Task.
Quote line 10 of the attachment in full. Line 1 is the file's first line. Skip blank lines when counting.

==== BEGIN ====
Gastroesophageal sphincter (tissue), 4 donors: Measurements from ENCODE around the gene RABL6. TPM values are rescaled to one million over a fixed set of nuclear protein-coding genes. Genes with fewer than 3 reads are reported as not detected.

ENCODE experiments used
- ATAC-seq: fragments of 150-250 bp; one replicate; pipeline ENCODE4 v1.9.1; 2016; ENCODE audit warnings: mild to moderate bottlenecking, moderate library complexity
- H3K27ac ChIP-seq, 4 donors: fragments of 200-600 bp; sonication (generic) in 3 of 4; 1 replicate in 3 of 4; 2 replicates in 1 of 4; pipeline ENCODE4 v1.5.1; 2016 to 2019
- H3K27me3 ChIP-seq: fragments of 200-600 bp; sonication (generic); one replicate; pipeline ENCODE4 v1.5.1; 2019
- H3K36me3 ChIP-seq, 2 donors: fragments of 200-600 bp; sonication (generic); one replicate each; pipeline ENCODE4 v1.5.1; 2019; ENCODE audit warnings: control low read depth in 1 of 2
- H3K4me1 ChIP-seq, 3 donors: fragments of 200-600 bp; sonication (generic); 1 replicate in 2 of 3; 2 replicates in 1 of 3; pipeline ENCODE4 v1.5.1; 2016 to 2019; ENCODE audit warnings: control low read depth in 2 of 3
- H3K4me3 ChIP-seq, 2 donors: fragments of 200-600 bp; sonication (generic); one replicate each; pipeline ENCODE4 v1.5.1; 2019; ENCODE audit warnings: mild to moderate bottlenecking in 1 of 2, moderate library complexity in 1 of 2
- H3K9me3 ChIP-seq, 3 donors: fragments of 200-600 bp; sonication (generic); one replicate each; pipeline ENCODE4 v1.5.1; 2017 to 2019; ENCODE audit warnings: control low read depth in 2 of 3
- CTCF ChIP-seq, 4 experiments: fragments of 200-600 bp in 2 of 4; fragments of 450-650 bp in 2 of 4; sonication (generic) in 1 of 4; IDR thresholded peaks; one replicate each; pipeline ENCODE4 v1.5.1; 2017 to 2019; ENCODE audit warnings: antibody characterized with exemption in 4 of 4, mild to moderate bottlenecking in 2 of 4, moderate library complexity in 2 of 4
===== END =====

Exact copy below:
- CTCF ChIP-seq, 4 experiments: fragments of 200-600 bp in 2 of 4; fragments of 450-650 bp in 2 of 4; sonication (generic) in 1 of 4; IDR thresholded peaks; one replicate each; pipeline ENCODE4 v1.5.1; 2017 to 2019; ENCODE audit warnings: antibody characterized with exemption in 4 of 4, mild to moderate bottlenecking in 2 of 4, moderate library complexity in 2 of 4